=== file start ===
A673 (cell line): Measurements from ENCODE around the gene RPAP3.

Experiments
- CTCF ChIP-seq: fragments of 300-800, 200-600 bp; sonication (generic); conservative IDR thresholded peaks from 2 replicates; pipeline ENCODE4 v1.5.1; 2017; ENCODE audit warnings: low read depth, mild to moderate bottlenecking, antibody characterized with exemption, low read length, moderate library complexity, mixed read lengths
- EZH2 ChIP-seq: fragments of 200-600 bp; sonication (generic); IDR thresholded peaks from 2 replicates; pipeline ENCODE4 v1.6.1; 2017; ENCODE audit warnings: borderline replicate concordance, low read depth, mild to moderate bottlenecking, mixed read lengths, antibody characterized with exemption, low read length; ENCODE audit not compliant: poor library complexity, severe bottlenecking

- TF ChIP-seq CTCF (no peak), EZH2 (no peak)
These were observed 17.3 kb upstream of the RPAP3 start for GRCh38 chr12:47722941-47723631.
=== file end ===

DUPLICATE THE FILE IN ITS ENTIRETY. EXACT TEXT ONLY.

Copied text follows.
A673 (cell line): Measurements from ENCODE around the gene RPAP3.

Experiments
- CTCF ChIP-seq: fragments of 300-800, 200-600 bp; sonication (generic); conservative IDR thresholded peaks from 2 replicates; pipeline ENCODE4 v1.5.1; 2017; ENCODE audit warnings: low read depth, mild to moderate bottlenecking, antibody characterized with exemption, low read length, moderate library complexity, mixed read lengths
- EZH2 ChIP-seq: fragments of 200-600 bp; sonication (generic); IDR thresholded peaks from 2 replicates; pipeline ENCODE4 v1.6.1; 2017; ENCODE audit warnings: borderline replicate concordance, low read depth, mild to moderate bottlenecking, mixed read lengths, antibody characterized with exemption, low read length; ENCODE audit not compliant: poor library complexity, severe bottlenecking

- TF ChIP-seq CTCF (no peak), EZH2 (no peak)
These were observed 17.3 kb upstream of the RPAP3 start for GRCh38 chr12:47722941-47723631.